Being a sensate in Sense8 means a lot of strange things. Without warning, you could feel unusually happy or see rain clouds where there were none. You could find yourself weeping or smiling or screaming for no reason at all. You could hop out of the shower and see someone else’s face the mirror – or one looking back at you. And the sex. Oh, the sex.
It’s a small world that our eight sensates live in and episodes 4-6 are all about it getting smaller. For the most part, act more as a continuation of what we’ve seen before. In Berlin, Wolfgang’s living the high life off of his heists. In India, Kala prepares for her wedding. In Mexico, Lito and Hernando adjust to their new living arrangements with Daniella. Meanwhile, Capheus gets in over his head with a Kenyan drug lord to get his mother’s medication and in Korea, Sun deals with the fallout a family business scandal. That all leaves Will, Riley, and Nomi experiencing some of the fuller effects of their increasingly intimate – and dangerous – mental connections.
After just three episodes, it should be hard to pick a “favorite” character out of the show’s sizable cast, but I’m beginning to feel like I already have. I can say that I liked Capheus and Nomi right out of the gate and I’ll admit that Sun’s story is beginning to grow on me in part thanks to Bae Doona’s quiet strength. As many story-arcs as Sense8‘s juggling, it’s a wonder how it manages to balance them all, but it balance them it does. The parallel shots and snappy cuts keeps each arc more like a highlight reel of intertwining conversations that all lead across the same thematic space.
Six episodes in, it’s predictable we finally start to see our characters begin to grow together, but it’s certainly entertaining watching it mix-and-match some of its oddest couples. Its male/female pairings no doubt get the most amusing moments out of the bunch, including but not limited to Sun and Lito’s inopportune connections that sees Lito reduced to a period-induced drama queen during a movie shoot. As show’s two arguably weakest links, Kala and Wolfgang’s nondescript roles never interested me up until their first connection alá Wolfgang’s baring it all as Kala’s stroll down the aisle.
Sense8 is clearly willing to have a little fun with the time it’s been given even as viewers probably wonder aloud, “What IS going on?” It’s the aptly titled What’s Going On? that provides nothing in the way of all that, but revels in toying with its audience in the wistful manner of 4 Non Blondes’ song of the same name. We get our glimpse at Not-Sayyid – I mean, Jonas – and our first real conversation between him and Will about just what a sensate is, if not how valuable they must be as far as Nomi and Amanita’s jailbreak from her hospital of horrors is concerned. For now, it’s clear what our sensates can feel, psychic sing-alongs notwithstanding in what must be the most ironic use of a long-distance musical montage ever.
Sense8 straddles a fine line between and Art is Like Religion has one of the best. I’ll hand it to the Wachowski Brothers for their self-referential jab at their off-the-wall Matrix stunts. If you complained about a distinct lack of off-the-wall, ultra-violence from a Wachowski production, then Lito’s gun-toting wirework that spawned so much ire from the show’s promos is what you’ve been asking for its well-timed hilarity.
And have we talked about the sex yet? Because Demon’s got plenty of it, oh ho, yes indeed. You know that pleasure and pain bit? Well, our characters finally get a piece of that actions thanks to some help from Lito and Nomi that sets off what can only be described as a chain-reaction of feels in a mess of human bodies only video-on-demand could get away with. In spite of how that might all sound, I’ll hand it to Sense8 for handling it humanly. Straight, gay, bi, trans, or sensate, everyone’s equal here. Regardless, Will must’ve gotten the best workout of his life.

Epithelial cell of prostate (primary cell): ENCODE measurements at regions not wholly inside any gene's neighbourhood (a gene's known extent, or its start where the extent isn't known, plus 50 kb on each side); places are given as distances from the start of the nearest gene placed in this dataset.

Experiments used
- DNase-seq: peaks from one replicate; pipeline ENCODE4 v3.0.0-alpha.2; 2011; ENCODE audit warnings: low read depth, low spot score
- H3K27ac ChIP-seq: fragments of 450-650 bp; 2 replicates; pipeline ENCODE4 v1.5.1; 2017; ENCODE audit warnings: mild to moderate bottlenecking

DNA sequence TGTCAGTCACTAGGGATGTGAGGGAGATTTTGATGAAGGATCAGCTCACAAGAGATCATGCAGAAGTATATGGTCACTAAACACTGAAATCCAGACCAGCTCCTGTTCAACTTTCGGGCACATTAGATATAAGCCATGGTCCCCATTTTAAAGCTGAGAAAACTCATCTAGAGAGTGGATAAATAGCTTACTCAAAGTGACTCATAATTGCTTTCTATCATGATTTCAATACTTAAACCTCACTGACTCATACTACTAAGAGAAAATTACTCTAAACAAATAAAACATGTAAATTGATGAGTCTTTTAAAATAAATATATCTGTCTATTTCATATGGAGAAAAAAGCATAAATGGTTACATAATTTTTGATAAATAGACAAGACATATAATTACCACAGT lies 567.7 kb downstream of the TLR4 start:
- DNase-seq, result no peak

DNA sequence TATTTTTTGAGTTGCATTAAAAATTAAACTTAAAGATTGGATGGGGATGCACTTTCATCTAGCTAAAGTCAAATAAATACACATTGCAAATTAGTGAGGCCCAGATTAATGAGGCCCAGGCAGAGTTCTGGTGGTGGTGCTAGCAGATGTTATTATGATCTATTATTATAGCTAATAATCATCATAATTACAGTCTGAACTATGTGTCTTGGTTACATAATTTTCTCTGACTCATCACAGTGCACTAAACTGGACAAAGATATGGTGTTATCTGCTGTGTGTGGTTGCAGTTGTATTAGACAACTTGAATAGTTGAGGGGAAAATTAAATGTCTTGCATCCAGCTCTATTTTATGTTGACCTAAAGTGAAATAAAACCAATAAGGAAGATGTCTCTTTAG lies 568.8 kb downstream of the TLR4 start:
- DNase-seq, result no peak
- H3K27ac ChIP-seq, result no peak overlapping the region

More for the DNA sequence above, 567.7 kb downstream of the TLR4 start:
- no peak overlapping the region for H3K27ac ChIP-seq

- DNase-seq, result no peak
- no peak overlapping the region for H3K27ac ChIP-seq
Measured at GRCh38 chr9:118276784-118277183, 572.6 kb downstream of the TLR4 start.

All the while, Demons goes to some very dark places we learn a lot more about what everyone’s capable of. Riley and Will give us probably our best illustrations of parallel lives with a surreal phone conversation in one another’s voices. There’s a growing sense of menace in how close everyone’s growing and how far they might just lose themselves. Sometimes it’s about seeing faces in the mirror or hearing voices. Sometimes it’s about getting strangled with a plastic bag put over your head on the other side of the world. It’s a wonder just how these characters must perceive each other as something almost supernatural that they could lose themselves in.
Sense8 has been about tying up loose ends as much as sewing new ones. At times, Sense8 has the habit of slowing down merely for the sake of slowing down, but even the lulls possess something revealing. We know Sun and Capheus. We know how far Sun’s willing to go for family, including taking the fall for her family – even behind bars. It’s times when characters get to share a beautifully melancholy moment that Sense8 comes into its own. Riley and Sun sharing a smoke as sun sets is one of those moments.
Half-way into the series, I’m probably no closer to understanding just what Sense8‘s about. In its own strange ways, the show’s merely content to take the time to smell the roses and for all the questions it poses, the answer is simpler then I’d want to be believe. For now, the eight lives of Sense8 are still enough reason to watch the series stay lost in itself, though I fear their dilution as the season goes on. Against my better judgment, I’m content to sing along and chill in the psychic conga-line. But really, what’s going oooooonnn?
All twelve episodes of Sense8 are available for streaming through Netflix on TV, PC, tablet, mobile, and game consoles. Check back for our review of episodes 7-9 and more on all your favorite games, movies, comics, and TV here at BagoGames.